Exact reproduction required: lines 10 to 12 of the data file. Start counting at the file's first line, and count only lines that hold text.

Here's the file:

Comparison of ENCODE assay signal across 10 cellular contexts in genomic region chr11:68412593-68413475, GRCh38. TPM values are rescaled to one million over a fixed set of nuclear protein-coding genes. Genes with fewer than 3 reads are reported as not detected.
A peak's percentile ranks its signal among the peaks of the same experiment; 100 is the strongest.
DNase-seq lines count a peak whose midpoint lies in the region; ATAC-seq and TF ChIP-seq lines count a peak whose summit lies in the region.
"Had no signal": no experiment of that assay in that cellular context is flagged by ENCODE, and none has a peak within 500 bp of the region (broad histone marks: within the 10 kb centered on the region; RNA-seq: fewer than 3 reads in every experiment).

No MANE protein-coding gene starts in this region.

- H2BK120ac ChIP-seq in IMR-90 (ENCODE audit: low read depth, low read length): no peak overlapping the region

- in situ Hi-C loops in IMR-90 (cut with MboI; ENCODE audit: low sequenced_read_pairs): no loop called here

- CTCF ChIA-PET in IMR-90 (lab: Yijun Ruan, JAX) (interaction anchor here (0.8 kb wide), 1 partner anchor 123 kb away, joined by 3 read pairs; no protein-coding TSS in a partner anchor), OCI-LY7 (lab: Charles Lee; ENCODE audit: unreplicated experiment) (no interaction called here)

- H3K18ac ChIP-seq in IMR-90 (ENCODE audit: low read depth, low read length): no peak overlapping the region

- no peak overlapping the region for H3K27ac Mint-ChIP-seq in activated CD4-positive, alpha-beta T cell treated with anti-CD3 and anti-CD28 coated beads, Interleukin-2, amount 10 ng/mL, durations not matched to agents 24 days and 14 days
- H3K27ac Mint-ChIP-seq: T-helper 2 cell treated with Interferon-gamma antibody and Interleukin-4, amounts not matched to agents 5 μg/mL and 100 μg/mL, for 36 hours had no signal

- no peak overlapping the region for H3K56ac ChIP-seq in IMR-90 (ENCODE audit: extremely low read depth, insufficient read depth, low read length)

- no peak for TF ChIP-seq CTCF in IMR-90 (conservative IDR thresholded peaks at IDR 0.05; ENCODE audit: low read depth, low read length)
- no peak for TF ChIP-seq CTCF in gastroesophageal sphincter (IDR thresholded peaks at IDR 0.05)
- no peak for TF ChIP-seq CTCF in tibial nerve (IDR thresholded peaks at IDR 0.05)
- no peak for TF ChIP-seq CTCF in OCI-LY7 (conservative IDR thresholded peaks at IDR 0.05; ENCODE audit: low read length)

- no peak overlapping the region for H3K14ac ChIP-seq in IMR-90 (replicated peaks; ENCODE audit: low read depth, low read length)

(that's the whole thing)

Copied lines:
- no peak overlapping the region for H3K27ac Mint-ChIP-seq in activated CD4-positive, alpha-beta T cell treated with anti-CD3 and anti-CD28 coated beads, Interleukin-2, amount 10 ng/mL, durations not matched to agents 24 days and 14 days
- H3K27ac Mint-ChIP-seq: T-helper 2 cell treated with Interferon-gamma antibody and Interleukin-4, amounts not matched to agents 5 μg/mL and 100 μg/mL, for 36 hours had no signal

- no peak overlapping the region for H3K56ac ChIP-seq in IMR-90 (ENCODE audit: extremely low read depth, insufficient read depth, low read length)